It now appears that pending determination of the issues in the Clark case, the trustee, on August 13, 1947, filed his petition in bankruptcy as a creditor of Todd, and subsequently, on March 8, 1948, filed the verified petition which ultimately resulted in the order from which the appeal here involved was taken. By this latter petition, he asked for a rule to show cause, directed to all known creditors of Todd and all parties claiming a lien on any property of Todd, why the receiver should not be directed to join in the execution of the deed to the Clybourn property consummating a sale to Greyhound, and why a reference to determine the extent and validity of all liens should not be ordered. After the hearing on the rule to show cause, the court rendered findings of fact on which it based the March 25 order.

The findings of the court were based on the proceedings involving both the Clark Company and the Todd Corporation, both before and after the order of October 16, 1947, in the Clark case - from which the appeal in No. 9537 was taken. We omit those findings to which reference has been made in our opinion relating to that appeal.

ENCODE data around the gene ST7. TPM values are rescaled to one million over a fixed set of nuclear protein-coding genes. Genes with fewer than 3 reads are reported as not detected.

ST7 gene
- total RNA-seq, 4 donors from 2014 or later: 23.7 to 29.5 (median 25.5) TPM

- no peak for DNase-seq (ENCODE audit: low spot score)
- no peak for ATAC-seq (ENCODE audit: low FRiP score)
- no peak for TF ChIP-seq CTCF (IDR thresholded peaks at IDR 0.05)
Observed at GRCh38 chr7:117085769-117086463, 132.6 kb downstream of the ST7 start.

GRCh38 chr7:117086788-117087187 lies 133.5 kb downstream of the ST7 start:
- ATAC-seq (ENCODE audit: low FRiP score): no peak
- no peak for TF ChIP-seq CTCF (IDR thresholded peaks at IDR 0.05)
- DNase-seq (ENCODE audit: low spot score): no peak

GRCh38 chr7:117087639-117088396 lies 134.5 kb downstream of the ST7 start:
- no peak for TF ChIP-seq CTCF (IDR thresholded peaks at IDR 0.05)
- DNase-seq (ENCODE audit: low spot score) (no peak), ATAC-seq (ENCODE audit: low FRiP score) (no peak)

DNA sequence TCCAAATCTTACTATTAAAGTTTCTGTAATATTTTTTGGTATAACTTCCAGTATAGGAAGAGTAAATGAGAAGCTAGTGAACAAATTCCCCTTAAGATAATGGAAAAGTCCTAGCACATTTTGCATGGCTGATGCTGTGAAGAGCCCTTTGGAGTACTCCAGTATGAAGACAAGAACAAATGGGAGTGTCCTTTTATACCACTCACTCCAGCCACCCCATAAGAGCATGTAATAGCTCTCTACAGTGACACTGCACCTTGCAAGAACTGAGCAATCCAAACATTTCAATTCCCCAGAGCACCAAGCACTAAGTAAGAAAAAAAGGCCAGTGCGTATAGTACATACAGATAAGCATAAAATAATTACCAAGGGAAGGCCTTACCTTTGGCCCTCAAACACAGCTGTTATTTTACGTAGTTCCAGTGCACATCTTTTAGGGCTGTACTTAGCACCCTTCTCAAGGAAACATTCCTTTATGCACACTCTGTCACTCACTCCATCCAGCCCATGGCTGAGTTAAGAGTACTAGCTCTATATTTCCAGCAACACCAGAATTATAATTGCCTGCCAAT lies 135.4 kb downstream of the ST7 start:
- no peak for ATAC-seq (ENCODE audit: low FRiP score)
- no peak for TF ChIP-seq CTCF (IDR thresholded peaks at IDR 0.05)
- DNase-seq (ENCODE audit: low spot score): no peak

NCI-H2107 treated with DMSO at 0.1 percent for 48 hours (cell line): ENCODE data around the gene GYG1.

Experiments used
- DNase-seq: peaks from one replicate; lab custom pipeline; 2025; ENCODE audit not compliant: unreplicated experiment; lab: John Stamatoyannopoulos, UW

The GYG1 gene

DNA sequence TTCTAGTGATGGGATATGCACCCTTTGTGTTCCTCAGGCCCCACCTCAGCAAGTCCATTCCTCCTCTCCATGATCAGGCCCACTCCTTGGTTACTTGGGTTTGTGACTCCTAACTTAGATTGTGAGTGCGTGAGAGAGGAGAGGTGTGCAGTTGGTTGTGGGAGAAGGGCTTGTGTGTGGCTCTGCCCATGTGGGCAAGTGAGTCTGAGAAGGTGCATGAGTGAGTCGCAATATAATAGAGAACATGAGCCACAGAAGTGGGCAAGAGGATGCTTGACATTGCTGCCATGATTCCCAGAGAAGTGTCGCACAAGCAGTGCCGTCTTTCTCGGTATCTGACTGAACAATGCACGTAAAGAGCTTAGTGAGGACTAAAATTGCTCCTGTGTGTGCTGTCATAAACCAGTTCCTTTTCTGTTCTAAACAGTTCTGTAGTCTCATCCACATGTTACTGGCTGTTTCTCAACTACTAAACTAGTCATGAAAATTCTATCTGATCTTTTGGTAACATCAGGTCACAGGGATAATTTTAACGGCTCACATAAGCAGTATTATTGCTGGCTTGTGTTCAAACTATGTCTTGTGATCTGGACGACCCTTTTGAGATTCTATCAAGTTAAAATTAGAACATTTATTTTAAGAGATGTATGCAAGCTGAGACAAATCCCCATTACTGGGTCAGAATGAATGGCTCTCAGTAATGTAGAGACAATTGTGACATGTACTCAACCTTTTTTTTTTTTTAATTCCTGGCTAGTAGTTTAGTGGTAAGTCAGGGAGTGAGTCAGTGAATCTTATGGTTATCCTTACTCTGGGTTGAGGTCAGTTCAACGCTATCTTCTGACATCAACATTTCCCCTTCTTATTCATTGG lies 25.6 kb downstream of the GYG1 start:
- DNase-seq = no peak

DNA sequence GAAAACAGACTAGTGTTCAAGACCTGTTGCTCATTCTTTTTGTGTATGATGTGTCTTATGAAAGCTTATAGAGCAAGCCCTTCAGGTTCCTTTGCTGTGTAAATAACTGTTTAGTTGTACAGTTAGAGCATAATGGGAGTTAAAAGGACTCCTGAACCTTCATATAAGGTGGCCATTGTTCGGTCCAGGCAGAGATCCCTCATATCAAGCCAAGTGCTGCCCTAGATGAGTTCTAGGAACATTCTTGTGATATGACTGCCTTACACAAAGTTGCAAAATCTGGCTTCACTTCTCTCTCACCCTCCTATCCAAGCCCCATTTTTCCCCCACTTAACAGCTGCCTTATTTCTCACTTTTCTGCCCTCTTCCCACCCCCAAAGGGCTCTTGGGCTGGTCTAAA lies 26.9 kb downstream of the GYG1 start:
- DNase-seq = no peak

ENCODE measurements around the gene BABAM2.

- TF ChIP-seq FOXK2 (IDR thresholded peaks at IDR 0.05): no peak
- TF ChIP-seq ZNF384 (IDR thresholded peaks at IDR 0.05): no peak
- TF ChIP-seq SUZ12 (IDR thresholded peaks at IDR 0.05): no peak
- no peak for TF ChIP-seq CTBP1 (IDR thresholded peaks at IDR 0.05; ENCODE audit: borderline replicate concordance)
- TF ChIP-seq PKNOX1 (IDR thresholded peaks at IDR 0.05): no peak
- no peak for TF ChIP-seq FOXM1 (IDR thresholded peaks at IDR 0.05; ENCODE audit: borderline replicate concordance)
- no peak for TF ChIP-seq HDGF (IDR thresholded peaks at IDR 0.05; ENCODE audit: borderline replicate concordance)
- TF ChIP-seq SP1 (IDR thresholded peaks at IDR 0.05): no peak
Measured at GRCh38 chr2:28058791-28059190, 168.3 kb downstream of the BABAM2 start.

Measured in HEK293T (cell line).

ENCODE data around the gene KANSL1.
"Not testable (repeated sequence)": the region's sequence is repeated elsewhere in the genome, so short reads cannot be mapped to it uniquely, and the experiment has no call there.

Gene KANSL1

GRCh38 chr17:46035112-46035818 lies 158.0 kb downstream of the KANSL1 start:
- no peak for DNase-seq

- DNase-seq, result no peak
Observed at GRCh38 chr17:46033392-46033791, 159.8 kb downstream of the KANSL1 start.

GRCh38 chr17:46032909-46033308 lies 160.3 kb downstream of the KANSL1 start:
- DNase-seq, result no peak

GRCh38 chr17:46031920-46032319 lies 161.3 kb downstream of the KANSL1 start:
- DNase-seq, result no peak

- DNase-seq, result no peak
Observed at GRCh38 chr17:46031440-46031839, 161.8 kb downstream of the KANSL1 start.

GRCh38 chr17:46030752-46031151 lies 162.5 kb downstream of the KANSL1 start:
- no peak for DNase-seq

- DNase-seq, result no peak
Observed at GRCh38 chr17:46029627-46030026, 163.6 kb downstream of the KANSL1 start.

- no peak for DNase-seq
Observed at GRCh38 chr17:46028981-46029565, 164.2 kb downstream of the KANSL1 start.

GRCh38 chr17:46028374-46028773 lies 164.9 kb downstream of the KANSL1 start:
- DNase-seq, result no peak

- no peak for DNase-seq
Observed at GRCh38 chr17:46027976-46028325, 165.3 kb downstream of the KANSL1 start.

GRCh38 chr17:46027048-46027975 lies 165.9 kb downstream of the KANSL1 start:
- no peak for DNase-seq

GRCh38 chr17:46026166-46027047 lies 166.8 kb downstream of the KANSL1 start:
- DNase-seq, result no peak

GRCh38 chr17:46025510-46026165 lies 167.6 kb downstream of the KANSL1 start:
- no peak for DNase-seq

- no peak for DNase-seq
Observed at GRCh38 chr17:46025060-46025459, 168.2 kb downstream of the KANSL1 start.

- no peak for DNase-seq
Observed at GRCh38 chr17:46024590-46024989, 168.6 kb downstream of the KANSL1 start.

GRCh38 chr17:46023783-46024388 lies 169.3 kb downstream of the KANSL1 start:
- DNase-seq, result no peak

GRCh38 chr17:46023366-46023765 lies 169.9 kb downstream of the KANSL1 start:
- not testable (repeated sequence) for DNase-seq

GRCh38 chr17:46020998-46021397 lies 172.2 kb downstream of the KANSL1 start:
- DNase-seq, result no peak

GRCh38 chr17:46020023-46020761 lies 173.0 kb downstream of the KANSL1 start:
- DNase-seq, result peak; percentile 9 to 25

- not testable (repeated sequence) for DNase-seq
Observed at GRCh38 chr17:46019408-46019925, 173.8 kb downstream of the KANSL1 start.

The court found that on August 13, 1947, Heller, trustee for Clark, filed an involuntary petition for the adjudication in bankruptcy of Todd, and that on September 24 he was appointed receiver of the alleged bankrupt, Todd. Pursuant to the order of the referee of September 12, confirmed by the order of the court of October 16, schedules were filed in the Clark case by the officers of Todd disclosing ownership of the Clybourn property, subject to various liens including an alleged liability to Mercantile Discount Company for $40,000 to secure payment of which a deed had been executed and delivered to J. Schneider who took this deed as security for the liability of Todd to Mercantile; that Schneider had no personal interest in the security; that Mercantile was a Delaware corporation not licensed to do business in Wisconsin; and that there had been no transfer of possession to either Schneider or Mercantile.